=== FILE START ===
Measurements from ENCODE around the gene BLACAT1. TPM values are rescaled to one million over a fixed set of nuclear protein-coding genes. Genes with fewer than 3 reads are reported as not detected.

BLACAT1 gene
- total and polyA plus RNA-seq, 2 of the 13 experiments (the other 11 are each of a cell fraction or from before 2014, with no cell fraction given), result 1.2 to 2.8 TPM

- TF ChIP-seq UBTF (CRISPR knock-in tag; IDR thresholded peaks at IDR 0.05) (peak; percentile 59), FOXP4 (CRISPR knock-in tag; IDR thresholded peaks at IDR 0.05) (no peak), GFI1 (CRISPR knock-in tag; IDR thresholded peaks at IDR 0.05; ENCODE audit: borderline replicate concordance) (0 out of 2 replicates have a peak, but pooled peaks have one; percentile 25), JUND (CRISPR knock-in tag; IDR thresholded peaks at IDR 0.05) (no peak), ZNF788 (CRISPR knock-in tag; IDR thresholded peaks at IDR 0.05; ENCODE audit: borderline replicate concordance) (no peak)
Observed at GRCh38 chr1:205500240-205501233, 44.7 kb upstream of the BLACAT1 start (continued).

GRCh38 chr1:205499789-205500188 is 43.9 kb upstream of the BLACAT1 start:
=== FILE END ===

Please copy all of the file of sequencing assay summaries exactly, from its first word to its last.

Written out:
Measurements from ENCODE around the gene BLACAT1. TPM values are rescaled to one million over a fixed set of nuclear protein-coding genes. Genes with fewer than 3 reads are reported as not detected.

BLACAT1 gene
- total and polyA plus RNA-seq, 2 of the 13 experiments (the other 11 are each of a cell fraction or from before 2014, with no cell fraction given), result 1.2 to 2.8 TPM

- TF ChIP-seq UBTF (CRISPR knock-in tag; IDR thresholded peaks at IDR 0.05) (peak; percentile 59), FOXP4 (CRISPR knock-in tag; IDR thresholded peaks at IDR 0.05) (no peak), GFI1 (CRISPR knock-in tag; IDR thresholded peaks at IDR 0.05; ENCODE audit: borderline replicate concordance) (0 out of 2 replicates have a peak, but pooled peaks have one; percentile 25), JUND (CRISPR knock-in tag; IDR thresholded peaks at IDR 0.05) (no peak), ZNF788 (CRISPR knock-in tag; IDR thresholded peaks at IDR 0.05; ENCODE audit: borderline replicate concordance) (no peak)
Observed at GRCh38 chr1:205500240-205501233, 44.7 kb upstream of the BLACAT1 start (continued).

GRCh38 chr1:205499789-205500188 is 43.9 kb upstream of the BLACAT1 start: